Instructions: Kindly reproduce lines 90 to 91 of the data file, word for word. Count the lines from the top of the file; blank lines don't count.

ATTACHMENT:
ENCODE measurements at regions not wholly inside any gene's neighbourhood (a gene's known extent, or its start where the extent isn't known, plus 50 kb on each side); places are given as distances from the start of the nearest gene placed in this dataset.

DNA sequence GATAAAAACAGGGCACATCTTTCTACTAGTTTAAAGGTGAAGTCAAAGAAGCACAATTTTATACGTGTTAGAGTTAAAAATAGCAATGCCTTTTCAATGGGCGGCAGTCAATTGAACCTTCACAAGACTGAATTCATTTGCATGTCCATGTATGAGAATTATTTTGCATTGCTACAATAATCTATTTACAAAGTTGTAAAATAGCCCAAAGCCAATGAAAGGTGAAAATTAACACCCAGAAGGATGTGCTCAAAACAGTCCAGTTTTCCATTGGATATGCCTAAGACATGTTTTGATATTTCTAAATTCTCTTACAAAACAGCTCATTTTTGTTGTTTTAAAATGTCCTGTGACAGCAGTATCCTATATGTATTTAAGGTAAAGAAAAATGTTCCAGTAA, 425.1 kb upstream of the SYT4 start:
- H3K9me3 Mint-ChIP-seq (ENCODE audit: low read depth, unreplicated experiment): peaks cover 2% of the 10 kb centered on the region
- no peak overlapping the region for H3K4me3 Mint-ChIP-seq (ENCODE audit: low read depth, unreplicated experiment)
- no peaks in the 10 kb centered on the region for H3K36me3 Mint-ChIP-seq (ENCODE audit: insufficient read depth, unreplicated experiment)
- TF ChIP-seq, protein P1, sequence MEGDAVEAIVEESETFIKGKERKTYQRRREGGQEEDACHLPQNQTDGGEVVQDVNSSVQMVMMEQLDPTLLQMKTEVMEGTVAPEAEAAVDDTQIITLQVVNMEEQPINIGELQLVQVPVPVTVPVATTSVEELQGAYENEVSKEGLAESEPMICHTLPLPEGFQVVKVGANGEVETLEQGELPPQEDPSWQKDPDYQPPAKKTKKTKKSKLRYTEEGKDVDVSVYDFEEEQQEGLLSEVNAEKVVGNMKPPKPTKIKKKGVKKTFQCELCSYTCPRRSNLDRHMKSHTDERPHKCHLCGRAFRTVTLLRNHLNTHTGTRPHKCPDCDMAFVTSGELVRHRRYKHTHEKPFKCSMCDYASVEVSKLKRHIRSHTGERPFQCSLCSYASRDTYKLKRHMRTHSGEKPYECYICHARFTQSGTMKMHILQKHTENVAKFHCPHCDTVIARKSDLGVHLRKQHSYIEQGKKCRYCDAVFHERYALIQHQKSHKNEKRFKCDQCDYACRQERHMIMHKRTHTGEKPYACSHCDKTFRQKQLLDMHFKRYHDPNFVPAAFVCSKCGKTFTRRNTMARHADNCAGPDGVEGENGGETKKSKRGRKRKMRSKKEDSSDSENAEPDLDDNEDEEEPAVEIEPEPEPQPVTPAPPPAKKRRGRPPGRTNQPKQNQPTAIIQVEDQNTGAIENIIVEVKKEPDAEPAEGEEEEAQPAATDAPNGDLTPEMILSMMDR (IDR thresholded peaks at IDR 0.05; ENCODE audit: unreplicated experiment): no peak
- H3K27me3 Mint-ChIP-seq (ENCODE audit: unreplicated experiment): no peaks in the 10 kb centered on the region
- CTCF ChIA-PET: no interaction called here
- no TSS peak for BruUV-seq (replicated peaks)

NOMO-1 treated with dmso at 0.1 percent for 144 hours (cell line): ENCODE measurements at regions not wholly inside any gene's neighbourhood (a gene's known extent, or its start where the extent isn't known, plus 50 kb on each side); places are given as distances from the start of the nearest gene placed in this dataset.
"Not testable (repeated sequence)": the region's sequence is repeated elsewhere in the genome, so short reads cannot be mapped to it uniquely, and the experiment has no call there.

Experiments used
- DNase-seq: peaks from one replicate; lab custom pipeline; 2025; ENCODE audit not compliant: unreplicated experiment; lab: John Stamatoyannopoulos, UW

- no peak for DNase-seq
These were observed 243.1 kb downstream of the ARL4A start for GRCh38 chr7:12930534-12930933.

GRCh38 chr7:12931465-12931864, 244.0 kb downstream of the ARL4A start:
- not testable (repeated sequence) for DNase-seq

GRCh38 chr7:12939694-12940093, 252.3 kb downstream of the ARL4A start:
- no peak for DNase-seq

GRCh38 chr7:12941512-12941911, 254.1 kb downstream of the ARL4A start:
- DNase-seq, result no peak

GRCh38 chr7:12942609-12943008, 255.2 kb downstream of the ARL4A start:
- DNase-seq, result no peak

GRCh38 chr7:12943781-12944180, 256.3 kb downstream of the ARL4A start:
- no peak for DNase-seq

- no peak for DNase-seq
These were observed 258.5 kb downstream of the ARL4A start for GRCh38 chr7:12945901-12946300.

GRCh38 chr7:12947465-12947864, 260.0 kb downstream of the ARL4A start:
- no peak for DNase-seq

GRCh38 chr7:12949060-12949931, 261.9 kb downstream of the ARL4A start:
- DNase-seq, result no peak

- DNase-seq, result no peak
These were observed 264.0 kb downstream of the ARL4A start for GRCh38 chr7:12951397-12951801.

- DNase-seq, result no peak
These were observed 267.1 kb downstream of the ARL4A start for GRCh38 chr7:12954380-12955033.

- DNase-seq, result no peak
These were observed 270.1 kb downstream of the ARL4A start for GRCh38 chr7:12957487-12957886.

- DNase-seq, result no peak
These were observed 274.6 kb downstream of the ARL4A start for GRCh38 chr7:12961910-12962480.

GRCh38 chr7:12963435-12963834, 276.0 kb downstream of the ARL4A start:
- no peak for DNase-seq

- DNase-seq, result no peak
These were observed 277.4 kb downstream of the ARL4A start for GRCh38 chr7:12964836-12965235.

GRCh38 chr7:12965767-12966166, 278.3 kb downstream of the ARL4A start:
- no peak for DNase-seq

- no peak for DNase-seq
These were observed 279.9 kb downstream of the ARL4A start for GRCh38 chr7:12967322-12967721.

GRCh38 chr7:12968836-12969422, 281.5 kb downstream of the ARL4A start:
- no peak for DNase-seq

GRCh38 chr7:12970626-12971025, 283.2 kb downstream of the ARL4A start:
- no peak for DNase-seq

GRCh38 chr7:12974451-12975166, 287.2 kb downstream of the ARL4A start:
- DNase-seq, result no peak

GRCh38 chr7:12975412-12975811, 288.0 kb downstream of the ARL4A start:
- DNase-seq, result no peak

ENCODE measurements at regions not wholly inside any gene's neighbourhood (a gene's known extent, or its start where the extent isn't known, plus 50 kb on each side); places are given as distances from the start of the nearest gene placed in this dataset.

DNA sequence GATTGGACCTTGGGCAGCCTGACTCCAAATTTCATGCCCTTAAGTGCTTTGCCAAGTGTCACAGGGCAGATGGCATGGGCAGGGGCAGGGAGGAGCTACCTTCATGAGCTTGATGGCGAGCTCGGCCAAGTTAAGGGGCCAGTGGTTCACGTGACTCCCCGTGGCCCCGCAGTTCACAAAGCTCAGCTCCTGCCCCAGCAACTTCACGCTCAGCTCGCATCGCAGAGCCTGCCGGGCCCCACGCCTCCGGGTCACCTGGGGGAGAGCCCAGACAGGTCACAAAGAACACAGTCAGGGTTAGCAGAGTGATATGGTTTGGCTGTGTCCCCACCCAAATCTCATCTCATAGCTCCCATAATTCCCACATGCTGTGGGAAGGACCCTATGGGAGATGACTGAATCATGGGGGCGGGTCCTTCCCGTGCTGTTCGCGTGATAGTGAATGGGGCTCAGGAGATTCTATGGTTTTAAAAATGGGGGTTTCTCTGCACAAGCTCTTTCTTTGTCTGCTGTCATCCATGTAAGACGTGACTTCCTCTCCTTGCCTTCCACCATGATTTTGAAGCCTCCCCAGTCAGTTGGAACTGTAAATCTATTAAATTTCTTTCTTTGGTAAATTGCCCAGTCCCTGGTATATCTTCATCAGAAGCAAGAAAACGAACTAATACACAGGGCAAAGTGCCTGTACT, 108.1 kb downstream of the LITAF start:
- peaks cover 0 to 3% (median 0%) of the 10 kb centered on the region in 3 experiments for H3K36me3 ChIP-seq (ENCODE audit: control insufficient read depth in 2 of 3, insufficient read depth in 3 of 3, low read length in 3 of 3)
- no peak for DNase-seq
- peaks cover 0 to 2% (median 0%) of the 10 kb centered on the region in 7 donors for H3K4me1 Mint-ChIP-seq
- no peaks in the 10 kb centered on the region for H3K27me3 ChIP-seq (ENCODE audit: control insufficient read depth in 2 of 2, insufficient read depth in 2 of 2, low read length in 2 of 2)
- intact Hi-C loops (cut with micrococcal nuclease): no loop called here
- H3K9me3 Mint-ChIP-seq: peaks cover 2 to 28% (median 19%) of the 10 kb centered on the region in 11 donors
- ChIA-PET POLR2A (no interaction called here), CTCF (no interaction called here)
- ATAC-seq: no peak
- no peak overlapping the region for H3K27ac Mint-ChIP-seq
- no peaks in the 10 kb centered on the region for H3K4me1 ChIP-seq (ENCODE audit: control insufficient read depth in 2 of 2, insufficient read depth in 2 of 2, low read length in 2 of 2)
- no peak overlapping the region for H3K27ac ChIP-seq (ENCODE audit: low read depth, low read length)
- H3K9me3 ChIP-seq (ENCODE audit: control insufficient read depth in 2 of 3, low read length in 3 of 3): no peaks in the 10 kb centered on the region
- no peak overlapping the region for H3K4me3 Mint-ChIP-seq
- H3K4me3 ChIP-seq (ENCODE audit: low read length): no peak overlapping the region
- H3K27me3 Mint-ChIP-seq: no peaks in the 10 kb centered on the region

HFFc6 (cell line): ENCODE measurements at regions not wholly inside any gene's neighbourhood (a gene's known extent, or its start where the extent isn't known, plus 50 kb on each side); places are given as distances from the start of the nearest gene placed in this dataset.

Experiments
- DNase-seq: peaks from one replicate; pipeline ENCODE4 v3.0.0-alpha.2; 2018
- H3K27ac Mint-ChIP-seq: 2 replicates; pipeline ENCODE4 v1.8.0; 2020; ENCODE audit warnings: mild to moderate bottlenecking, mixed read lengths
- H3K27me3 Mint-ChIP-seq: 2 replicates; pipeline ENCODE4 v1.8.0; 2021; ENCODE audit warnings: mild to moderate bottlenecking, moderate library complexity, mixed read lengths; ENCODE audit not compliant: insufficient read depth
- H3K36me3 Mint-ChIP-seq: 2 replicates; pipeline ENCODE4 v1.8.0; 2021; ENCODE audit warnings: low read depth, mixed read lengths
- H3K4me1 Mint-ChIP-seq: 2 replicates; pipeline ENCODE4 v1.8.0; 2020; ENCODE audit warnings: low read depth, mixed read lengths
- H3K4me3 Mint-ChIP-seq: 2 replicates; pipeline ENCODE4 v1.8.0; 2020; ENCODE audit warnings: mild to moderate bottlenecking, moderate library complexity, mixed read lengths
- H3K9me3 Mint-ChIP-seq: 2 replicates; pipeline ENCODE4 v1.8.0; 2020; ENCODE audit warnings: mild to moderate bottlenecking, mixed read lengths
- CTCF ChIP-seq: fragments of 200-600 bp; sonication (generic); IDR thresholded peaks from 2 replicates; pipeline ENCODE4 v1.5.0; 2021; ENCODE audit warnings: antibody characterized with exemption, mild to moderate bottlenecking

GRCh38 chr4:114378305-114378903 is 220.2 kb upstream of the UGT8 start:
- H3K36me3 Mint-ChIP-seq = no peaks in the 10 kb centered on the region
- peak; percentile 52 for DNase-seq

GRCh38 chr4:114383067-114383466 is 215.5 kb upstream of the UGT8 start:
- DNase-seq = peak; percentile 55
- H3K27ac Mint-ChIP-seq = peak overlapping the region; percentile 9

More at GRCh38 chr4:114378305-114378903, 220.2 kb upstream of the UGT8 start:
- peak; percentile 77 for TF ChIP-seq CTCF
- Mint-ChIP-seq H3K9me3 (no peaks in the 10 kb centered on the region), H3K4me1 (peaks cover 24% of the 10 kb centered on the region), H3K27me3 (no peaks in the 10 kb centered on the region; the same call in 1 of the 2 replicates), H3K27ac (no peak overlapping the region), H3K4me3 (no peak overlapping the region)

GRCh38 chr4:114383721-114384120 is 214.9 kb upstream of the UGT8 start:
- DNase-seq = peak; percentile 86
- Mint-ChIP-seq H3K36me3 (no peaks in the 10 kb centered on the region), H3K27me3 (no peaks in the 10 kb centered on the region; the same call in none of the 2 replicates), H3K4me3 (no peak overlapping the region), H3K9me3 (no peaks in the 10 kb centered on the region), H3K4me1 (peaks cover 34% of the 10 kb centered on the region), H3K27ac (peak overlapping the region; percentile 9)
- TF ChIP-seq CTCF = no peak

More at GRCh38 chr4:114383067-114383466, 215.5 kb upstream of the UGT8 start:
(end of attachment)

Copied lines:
- peak; percentile 77 for TF ChIP-seq CTCF
- Mint-ChIP-seq H3K9me3 (no peaks in the 10 kb centered on the region), H3K4me1 (peaks cover 24% of the 10 kb centered on the region), H3K27me3 (no peaks in the 10 kb centered on the region; the same call in 1 of the 2 replicates), H3K27ac (no peak overlapping the region), H3K4me3 (no peak overlapping the region)